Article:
Genetic Health Overview

Have you ever wondered why your eyes and hair are a certain color? Or why you grew to a certain height, and then you stopped? Our traits are determined by our genetic information, which is passed on to us from both of our parents. Every person has a unique set of genes, which is what makes us all so different. Genes play a factor in countless aspects of your physical characteristics, your personality, and your health.

DNA and Genes

Each of our cells houses a nucleus that contains all of our genetic information. We inherit 23 pairs of chromosomes from our parents. Each chromosome is made up of DNA molecules. DNA is composed of a string of four types of nucleotides:

  • adenine (A)
  • cytosine (C)
  • guanine (G)
  • thymine (T).

DNA is a double-stranded molecule in the shape of a “double helix”. Each nucleotide on a strand pairs with its partner nucleotide on the opposite strand. A always pairs with T, and C always pairs with G. DNA is the building block of human genetics, and makes each of us unique.

Individual segments of DNA make up our genes. Genes are often called the “blueprint for life,” since they tell each of our cells what to do. They also dictate our traits, such as eye color, height and skin pigmentation. Genes perform by telling a cell how to make proteins, which in turn tell our bodies how to function.

Understanding Inheritance

We inherit two copies of every gene from our parents — one copy from our mother and one copy from our father. These genes combine to make us unique. Our traits depend on the types of genes we inherit from our parents:

  • Dominant and Recessive Genes: Some genes are dominant, while others are recessive. If one parent passes on a dominant gene, and the other parent passes on a recessive gene, the dominant trait will overrule the recessive one. For example, if one parent has brown eyes (a dominant trait) and the other parent has green eyes (a recessive trait), their child will inherit the dominant trait and have brown eyes. The child would need to receive two genes for green eyes (or green eyes and another recessive eye-color trait) in order to inherit green eyes himself.
  • Co-Dominant Genes: Other genes are co-dominant, meaning neither is stronger than the other. An example of this is blood type. If one parent has Type A blood and the other parent has Type B blood, their child will have Type AB blood.
  • Polygenic Traits: Several traits are known as “polygenic.” This means that a variety of genes contribute to this particular trait. Skin color is one polygenic trait. Polygenic inheritance may also be responsible for some diseases, such as cancer or heart disease.

Genetic Mutations

DNA is constantly replicating itself. Usually it is a perfect system, but mistakes sometimes occur during replication, causing a genetic mutation. Some mutations happen spontaneously when DNA replicates itself during cell division. Others are brought about by outside forces, such as:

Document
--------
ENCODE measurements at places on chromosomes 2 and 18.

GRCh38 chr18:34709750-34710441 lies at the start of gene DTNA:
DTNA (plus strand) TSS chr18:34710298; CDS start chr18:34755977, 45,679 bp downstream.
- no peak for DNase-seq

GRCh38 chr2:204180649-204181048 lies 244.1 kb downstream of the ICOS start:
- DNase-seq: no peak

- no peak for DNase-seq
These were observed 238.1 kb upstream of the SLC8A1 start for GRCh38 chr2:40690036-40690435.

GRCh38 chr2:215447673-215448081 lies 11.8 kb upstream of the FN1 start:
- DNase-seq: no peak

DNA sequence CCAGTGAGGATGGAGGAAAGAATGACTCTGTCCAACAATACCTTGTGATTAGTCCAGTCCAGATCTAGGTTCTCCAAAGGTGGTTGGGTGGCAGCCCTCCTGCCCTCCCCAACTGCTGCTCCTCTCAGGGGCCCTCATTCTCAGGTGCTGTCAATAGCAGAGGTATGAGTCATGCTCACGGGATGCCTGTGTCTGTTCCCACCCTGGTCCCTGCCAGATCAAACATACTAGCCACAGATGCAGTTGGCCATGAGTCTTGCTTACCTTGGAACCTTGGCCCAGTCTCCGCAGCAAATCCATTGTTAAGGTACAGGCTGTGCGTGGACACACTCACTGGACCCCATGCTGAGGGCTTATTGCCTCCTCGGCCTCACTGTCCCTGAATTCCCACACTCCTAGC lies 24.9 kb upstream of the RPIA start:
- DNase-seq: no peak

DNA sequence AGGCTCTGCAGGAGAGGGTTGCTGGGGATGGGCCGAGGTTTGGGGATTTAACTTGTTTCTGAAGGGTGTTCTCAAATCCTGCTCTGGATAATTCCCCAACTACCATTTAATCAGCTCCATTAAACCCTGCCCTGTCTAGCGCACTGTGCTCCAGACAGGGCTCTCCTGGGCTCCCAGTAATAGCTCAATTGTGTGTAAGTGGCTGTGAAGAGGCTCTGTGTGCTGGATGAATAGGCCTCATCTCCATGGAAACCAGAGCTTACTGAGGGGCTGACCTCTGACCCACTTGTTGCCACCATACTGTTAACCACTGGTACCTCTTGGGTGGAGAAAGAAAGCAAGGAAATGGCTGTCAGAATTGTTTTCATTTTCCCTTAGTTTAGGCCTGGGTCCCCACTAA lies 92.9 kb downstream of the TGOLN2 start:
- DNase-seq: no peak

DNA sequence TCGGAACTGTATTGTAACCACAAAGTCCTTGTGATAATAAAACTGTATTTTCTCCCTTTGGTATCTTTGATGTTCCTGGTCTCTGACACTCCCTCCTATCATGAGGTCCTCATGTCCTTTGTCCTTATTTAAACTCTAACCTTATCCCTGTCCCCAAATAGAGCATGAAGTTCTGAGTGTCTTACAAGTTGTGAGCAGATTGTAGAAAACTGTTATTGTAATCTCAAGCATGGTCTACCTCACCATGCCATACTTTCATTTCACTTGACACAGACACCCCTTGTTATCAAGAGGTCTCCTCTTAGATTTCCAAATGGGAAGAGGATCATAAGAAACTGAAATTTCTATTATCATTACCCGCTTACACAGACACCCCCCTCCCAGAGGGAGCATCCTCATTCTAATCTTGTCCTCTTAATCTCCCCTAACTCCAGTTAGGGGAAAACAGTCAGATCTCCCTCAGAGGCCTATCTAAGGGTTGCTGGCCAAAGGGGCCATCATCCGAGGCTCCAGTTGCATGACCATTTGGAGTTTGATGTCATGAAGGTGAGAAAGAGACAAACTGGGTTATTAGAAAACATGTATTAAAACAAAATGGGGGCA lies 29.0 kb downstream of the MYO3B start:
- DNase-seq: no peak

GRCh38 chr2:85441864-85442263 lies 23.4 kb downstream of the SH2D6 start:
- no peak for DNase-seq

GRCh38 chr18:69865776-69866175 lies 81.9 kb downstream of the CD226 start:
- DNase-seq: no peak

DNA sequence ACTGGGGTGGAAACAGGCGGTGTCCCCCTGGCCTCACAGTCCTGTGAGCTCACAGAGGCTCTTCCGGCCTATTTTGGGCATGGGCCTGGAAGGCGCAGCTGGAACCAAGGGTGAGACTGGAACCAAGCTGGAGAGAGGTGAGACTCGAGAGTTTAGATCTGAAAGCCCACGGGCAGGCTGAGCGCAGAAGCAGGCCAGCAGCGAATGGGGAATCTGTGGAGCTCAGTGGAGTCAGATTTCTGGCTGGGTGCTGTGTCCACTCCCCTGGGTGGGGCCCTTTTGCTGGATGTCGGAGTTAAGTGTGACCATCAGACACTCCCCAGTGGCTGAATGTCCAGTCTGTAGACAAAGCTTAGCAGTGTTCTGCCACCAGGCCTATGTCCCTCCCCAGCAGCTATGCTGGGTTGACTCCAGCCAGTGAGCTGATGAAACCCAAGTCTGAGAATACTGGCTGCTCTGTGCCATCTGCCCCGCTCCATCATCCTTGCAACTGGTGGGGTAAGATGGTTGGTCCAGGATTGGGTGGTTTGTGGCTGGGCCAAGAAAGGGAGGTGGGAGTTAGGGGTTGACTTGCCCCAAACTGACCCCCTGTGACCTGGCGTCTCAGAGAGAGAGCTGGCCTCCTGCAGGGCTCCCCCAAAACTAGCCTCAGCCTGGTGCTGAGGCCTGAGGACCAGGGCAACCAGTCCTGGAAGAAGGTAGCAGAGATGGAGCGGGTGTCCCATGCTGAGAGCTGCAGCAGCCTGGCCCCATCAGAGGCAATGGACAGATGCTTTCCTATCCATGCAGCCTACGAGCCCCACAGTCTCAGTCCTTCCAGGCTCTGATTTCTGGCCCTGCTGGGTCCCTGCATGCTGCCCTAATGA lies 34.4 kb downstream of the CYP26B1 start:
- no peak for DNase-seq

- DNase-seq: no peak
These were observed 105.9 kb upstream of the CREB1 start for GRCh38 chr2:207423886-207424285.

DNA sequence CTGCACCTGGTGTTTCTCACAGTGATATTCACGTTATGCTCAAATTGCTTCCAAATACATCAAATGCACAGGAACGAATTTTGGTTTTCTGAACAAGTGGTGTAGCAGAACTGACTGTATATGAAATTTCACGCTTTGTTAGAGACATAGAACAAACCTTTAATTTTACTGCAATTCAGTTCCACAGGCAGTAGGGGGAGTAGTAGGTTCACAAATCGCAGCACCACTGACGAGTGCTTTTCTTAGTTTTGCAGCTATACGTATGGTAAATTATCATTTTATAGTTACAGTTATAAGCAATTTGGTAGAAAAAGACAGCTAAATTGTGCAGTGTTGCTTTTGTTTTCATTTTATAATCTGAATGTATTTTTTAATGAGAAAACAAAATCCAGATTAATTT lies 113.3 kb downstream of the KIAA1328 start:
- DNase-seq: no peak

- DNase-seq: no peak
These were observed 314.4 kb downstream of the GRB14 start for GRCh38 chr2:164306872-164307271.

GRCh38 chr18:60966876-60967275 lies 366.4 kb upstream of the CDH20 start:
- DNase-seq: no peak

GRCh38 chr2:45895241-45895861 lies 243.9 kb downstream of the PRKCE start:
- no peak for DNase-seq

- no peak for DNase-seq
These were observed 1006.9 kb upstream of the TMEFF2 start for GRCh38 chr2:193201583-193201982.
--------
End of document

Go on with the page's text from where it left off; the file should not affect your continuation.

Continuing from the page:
• chemicals
  • environmental factors
  • UV radiation
  • viruses.

Some mutations are useful, leading to genetic diversity and keeping us healthy. Others have absolutely no effect at all. But some mutations can lead to diseases and genetic disorders, including:

  • cancer
  • color blindness
  • cystic fibrosis
  • sickle-cell anemia
  • Tay-Sachs disease.

Most inherited mutations are recessive. This means that a person will not have a disease like sickle-cell anemia unless he inherits two copies of the mutation that causes the disease. If a person receives only one copy, he becomes a carrier of that mutation. He runs a risk of passing the disorder on to his children, but he will not display the symptoms of the disease himself.

Genetic Testing

DNA testing is becoming an increasingly popular option among prospective parents. Genetic counselors can test for a wide variety of inherited diseases and advise parents on the health risks their offspring could face.

Adults can also use DNA testing to identify adult-onset genetic disorders and risks. Some of the genetic diseases DNA testing can trace include:

  • cancer
  • cystic fibrosis
  • Down syndrome
  • fragile-x syndrome
  • hemophilia
  • Huntington’s disease
  • Lou Gehrig’s disease
  • neurofibromatosis
  • muscular dystrophy
  • sickle-cell anemia
  • Tay-Sachs disease.

Genetic testing is painless and involves screening a cell sample — usually taken from the inside of the cheek, or in the case of a fetus, from the womb. Health care providers often offer genetic counseling to help parents make informed decisions about conceiving.

For adults, DNA test results can encourage steps to delay the onset of a disorder or even prevent the disease entirely. For example, if a person finds out that he has a high genetic risk of developing heart disease, he can increase his exercise level, watch what he eats and seek treatment from his doctor to help prevent the disease from occurring.

Resources

Pakhare, J.(2007). Genetic diseases: List of genetic disorders. Retrieved December 9, 2008, from the Buzzle.com Web site: http://www.buzzle.com/articles/genetic-diseases-list-disorders.html

Starr, B. (2004). Ask a geneticist. Retrieved December 9, 2008, from the Understanding Genetics Web site: http://www.thetech.org/genetics/ask.php?id=22

The Tech Museum of Innovation. (2004). Understanding genetics. Retrieved December 7, 2008, from the Tech Web site: http://www.thetech.org/genetics/art01_what.php